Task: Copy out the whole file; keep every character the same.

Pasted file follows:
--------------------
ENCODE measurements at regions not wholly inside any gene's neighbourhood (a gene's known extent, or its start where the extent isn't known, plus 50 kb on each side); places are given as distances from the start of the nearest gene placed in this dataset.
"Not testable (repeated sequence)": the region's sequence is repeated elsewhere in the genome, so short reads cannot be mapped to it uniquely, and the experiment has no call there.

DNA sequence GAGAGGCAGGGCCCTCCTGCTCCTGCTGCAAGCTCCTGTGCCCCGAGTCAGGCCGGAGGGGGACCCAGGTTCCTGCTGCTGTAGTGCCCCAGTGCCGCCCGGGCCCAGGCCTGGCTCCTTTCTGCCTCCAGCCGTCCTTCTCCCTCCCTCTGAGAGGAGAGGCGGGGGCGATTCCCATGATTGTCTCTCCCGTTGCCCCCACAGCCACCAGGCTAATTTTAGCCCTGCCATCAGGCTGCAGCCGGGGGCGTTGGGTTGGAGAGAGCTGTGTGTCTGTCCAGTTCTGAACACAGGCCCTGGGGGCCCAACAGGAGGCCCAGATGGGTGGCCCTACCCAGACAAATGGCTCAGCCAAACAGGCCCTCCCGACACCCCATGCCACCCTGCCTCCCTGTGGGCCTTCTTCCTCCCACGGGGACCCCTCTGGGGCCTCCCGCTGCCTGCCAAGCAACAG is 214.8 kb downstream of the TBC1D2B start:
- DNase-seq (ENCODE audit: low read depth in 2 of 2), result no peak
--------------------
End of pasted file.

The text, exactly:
ENCODE measurements at regions not wholly inside any gene's neighbourhood (a gene's known extent, or its start where the extent isn't known, plus 50 kb on each side); places are given as distances from the start of the nearest gene placed in this dataset.
"Not testable (repeated sequence)": the region's sequence is repeated elsewhere in the genome, so short reads cannot be mapped to it uniquely, and the experiment has no call there.

DNA sequence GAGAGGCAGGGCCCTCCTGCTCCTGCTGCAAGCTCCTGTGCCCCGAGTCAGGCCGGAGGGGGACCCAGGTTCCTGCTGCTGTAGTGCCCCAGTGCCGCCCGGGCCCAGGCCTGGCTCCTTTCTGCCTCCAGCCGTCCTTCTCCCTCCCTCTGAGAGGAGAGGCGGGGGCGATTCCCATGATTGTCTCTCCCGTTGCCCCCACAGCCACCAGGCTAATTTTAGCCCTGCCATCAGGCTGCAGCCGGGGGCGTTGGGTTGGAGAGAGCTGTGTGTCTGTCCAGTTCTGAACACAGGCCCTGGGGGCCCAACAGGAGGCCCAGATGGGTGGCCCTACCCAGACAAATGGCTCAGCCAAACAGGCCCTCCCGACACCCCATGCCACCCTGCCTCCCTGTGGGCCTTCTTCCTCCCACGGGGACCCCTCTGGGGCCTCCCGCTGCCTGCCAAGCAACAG is 214.8 kb downstream of the TBC1D2B start:
- DNase-seq (ENCODE audit: low read depth in 2 of 2), result no peak